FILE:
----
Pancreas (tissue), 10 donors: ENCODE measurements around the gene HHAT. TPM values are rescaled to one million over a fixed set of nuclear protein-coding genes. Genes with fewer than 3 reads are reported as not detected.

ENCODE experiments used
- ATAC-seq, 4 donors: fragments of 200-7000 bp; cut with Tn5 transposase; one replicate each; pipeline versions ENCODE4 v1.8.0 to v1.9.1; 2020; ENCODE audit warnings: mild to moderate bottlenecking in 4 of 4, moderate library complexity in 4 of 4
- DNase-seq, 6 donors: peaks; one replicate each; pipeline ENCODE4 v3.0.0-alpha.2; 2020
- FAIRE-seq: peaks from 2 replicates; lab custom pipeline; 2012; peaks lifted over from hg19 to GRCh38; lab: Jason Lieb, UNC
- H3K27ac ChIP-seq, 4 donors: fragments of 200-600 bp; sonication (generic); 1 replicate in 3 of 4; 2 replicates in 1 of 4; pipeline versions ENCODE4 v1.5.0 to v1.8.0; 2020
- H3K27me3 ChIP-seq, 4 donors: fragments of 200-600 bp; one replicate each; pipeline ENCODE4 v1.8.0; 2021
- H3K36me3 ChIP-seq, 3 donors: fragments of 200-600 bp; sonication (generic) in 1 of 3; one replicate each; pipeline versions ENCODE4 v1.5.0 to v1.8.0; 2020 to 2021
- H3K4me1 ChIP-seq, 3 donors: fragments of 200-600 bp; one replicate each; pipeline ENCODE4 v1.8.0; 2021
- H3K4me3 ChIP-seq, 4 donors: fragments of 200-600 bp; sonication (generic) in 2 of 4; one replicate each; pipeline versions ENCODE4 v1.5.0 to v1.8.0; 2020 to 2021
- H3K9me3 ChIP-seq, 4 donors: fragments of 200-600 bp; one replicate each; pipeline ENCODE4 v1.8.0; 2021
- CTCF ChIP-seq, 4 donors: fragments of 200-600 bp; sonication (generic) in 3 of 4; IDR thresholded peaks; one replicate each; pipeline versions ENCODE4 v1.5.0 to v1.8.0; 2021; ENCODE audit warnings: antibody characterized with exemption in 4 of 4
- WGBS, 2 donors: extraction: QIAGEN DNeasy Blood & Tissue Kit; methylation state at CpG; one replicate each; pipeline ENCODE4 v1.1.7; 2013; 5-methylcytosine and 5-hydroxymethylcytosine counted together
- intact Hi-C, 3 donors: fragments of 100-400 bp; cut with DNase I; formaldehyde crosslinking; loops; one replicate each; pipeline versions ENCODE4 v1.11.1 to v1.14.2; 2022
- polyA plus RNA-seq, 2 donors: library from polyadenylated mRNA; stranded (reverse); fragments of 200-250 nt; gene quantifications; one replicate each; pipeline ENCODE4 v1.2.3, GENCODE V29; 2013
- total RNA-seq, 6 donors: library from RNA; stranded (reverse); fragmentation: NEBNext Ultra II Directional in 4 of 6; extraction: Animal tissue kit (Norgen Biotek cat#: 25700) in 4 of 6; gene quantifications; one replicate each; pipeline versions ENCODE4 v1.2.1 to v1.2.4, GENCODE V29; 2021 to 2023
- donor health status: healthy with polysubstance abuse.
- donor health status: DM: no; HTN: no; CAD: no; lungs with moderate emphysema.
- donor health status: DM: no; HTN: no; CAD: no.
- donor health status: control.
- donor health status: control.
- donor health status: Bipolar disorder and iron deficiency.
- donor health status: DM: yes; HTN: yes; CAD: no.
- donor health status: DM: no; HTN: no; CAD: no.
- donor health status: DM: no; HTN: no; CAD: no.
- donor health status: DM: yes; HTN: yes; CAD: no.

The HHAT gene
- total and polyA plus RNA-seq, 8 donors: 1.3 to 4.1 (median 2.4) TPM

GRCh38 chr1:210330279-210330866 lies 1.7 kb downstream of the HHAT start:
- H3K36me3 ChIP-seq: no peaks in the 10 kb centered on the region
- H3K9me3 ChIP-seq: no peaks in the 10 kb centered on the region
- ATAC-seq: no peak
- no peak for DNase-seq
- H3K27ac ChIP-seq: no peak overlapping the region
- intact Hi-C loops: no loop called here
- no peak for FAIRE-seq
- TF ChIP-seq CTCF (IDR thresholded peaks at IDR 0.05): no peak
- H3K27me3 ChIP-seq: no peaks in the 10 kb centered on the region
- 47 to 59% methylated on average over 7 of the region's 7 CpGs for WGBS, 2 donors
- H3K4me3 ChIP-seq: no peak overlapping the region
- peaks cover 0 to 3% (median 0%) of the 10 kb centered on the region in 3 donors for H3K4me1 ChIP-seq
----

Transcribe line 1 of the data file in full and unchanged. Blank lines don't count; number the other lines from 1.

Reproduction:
Pancreas (tissue), 10 donors: ENCODE measurements around the gene HHAT. TPM values are rescaled to one million over a fixed set of nuclear protein-coding genes. Genes with fewer than 3 reads are reported as not detected.